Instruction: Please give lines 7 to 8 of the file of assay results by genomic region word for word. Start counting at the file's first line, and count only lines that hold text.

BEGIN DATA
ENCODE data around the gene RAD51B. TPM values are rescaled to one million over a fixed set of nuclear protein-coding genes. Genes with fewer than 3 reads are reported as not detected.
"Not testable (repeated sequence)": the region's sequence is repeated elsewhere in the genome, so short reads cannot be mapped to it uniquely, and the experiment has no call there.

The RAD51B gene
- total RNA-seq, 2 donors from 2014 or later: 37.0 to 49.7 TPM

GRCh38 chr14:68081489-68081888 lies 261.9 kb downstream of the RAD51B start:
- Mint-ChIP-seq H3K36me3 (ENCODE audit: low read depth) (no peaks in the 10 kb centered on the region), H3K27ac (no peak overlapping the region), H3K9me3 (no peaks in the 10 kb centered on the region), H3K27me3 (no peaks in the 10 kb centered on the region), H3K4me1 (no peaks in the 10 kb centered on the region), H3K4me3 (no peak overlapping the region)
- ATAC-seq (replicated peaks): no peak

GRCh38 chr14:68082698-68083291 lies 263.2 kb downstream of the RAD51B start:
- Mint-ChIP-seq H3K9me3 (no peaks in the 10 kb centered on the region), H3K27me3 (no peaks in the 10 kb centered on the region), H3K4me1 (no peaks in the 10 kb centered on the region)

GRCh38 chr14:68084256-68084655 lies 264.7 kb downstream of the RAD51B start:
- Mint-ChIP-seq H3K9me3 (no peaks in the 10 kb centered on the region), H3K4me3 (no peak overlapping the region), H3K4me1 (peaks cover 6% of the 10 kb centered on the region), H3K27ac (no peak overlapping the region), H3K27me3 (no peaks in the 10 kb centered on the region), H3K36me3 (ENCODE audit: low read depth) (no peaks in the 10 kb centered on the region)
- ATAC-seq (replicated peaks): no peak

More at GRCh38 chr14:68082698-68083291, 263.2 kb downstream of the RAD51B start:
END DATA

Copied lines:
- ATAC-seq (replicated peaks): no peak

GRCh38 chr14:68082698-68083291 lies 263.2 kb downstream of the RAD51B start: